Solving the New Patient Unassigned Dilemma

New patients frequently enter a practice without being referred to a particular provider.

Issues arise when some providers feel there is a misappropriation of new patients within the practice because schedulers often don’t have a process set in place to fairly and equally distribute these new patients among practice providers.

Opargo has found a solution in their New Patient Unassigned feature.

New Patient Unassigned is intended for groups who have patients who are referred to the practice but not an individual provider and equally distributing those patents amongst the providers that can see them so that everyone is getting their equitable share.

A lot of times, practices who have many physicians who see the same type of patients are sensitive to the fact that patients who are referred to the practice but not an individual provider are not equally distributed amongst the providers who can see those patients. And so, sometimes certain providers get more than their fair share.

Providers are very well aware to the point that they’re looking at their appointment schedule and seeing how many new patients they had for the day and then comparing that to other providers who see similar types of patients and recognizing that one person got more than they did.

In the orthopedic world, they have a group of doctors and ten of these doctors see patients with knee injuries. They might have one that they know specializes in knees and is maybe more proficient and prefers them. And so, if they had a patient present themselves with a knee injury, they might be more inclined to schedule the patient with that doctor.

Not all doctors in an orthopedic group treat feet, treat spines, do total hips, total knees. And so what we have to do first is to figure out what groups of providers that accept the same types of patients do we need to set and configure against. So all doctors who are willing to see a knee go in this group. All doctors willing to see feet go in this group. We first start with how many different groups do there need to be, based on all the different variants of body parts that people accept – and then assign providers to those groups.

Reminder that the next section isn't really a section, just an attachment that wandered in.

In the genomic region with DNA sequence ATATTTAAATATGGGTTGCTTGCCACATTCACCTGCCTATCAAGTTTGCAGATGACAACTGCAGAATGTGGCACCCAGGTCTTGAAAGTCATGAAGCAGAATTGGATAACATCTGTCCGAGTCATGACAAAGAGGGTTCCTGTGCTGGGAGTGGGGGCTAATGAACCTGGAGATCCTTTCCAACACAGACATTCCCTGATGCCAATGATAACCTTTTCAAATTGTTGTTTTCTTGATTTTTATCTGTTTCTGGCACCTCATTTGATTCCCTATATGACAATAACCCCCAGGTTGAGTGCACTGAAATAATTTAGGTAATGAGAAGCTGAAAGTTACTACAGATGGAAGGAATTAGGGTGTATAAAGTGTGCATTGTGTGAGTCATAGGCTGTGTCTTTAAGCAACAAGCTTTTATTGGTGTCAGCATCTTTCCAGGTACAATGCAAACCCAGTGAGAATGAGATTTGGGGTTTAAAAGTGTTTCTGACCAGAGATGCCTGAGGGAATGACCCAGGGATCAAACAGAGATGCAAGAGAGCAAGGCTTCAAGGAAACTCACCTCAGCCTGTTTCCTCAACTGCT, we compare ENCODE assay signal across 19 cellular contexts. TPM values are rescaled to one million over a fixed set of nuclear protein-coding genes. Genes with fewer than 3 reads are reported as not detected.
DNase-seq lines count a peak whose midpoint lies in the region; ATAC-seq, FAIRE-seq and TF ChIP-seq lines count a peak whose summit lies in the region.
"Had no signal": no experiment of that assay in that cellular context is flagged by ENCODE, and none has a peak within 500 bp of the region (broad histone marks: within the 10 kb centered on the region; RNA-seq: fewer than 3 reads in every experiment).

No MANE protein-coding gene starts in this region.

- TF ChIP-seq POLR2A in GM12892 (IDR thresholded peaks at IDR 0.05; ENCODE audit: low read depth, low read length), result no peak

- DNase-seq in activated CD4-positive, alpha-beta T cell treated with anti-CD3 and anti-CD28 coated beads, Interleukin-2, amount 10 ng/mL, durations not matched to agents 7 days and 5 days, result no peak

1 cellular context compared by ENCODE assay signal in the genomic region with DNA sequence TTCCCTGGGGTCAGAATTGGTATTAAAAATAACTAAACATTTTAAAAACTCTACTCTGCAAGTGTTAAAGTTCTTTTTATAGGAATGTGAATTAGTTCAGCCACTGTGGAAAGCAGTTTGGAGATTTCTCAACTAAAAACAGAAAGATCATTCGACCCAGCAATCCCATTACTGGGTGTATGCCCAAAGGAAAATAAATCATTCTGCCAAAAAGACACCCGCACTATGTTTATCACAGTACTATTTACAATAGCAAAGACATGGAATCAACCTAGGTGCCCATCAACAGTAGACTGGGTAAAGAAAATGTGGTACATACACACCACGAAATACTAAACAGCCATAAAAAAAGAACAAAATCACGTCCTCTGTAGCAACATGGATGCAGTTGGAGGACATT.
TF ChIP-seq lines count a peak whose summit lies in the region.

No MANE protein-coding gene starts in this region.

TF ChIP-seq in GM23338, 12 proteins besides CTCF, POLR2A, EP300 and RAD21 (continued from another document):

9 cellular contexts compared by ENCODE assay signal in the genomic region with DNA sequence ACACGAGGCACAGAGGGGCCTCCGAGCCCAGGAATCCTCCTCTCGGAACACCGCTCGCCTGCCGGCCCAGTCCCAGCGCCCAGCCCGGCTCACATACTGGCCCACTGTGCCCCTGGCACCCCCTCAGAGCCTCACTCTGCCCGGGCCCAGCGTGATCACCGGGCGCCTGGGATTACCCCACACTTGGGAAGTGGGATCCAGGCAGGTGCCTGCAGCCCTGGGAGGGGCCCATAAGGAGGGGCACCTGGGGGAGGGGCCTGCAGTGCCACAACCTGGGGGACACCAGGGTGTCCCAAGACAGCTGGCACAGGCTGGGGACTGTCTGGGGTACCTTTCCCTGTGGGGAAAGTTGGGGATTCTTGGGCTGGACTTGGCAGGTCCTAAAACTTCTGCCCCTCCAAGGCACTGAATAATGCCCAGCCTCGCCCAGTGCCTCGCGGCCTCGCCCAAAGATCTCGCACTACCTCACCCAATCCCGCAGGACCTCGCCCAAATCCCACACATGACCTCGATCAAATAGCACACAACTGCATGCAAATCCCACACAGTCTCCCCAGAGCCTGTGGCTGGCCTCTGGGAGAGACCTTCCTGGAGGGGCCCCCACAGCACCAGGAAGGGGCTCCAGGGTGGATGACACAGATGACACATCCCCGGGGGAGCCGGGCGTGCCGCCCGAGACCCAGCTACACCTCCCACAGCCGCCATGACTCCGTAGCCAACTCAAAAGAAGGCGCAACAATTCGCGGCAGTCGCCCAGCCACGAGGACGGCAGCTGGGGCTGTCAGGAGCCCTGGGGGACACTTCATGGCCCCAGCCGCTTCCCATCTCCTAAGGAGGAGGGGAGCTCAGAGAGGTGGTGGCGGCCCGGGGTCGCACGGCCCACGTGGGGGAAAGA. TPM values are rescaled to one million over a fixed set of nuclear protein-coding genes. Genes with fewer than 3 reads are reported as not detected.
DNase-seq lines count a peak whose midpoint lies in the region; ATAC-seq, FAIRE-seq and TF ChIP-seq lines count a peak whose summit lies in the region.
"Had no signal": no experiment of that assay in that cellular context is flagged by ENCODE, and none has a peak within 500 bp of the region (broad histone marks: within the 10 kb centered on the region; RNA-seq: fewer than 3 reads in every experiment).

Then we assign a quota so that Opargo can, to some extent, equally distribute one for you, one for you, one for you. We don’t really provide a one-to-one relationship because first, we want Opargo to be able to use its tools to optimize within the practice. So we set those quotas a little higher so we can first look at the visit as an individual entity and optimize what’s best for the practice first, and then equally distribute among the providers that are within those groups.

And so once a tool like this has gone into place we’ve seen where schedulers are pushing back on scheduling a certain type of visit with a doctor because they didn’t think they were supposed to.  But because this configuration has taken place and it’s only presenting doctors who see knees, they know that if it’s on the list, this doctor can see knees: “Wow! I never would have put this patient with that doctor before. I didn’t know.”

It’s taking a programmatic approach to apply technology to a problem that people have had for a long time, which is a lot of what Opargo does. We fix the things that doctors know are broken, but they don’t know how to fix it.

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